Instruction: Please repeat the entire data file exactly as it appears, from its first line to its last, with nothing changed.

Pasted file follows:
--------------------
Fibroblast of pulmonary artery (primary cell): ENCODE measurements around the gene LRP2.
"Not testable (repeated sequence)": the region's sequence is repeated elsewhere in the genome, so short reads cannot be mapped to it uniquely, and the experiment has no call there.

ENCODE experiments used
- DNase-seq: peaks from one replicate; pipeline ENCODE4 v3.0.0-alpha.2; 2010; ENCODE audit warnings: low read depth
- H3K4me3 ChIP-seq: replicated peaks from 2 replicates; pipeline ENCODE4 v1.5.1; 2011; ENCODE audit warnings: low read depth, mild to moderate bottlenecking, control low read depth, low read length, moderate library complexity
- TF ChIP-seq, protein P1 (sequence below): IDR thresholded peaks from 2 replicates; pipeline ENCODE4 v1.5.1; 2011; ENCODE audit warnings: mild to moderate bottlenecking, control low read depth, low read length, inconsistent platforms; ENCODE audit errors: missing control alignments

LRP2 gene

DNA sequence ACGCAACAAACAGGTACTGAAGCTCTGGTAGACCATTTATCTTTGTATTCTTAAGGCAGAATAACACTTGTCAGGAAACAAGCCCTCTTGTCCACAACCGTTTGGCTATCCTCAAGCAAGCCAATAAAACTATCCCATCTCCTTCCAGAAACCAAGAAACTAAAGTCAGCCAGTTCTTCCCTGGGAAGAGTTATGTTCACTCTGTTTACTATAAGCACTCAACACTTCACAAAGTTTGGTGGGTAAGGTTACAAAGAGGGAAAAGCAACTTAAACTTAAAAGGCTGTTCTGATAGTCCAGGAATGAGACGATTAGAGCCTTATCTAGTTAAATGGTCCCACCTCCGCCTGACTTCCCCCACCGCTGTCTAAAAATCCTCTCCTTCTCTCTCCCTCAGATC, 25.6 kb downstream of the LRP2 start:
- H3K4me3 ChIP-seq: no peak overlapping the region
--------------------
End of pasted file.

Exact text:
Fibroblast of pulmonary artery (primary cell): ENCODE measurements around the gene LRP2.
"Not testable (repeated sequence)": the region's sequence is repeated elsewhere in the genome, so short reads cannot be mapped to it uniquely, and the experiment has no call there.

ENCODE experiments used
- DNase-seq: peaks from one replicate; pipeline ENCODE4 v3.0.0-alpha.2; 2010; ENCODE audit warnings: low read depth
- H3K4me3 ChIP-seq: replicated peaks from 2 replicates; pipeline ENCODE4 v1.5.1; 2011; ENCODE audit warnings: low read depth, mild to moderate bottlenecking, control low read depth, low read length, moderate library complexity
- TF ChIP-seq, protein P1 (sequence below): IDR thresholded peaks from 2 replicates; pipeline ENCODE4 v1.5.1; 2011; ENCODE audit warnings: mild to moderate bottlenecking, control low read depth, low read length, inconsistent platforms; ENCODE audit errors: missing control alignments

LRP2 gene

DNA sequence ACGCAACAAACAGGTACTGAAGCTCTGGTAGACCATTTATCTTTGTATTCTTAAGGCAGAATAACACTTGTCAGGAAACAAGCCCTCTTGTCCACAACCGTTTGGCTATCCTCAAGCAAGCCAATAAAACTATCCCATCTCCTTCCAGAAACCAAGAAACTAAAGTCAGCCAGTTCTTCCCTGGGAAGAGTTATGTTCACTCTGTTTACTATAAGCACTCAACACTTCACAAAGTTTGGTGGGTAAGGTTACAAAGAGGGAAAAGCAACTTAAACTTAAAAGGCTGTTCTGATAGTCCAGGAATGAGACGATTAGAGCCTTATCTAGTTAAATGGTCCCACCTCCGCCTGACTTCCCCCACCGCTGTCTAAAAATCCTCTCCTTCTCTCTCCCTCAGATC, 25.6 kb downstream of the LRP2 start:
- H3K4me3 ChIP-seq: no peak overlapping the region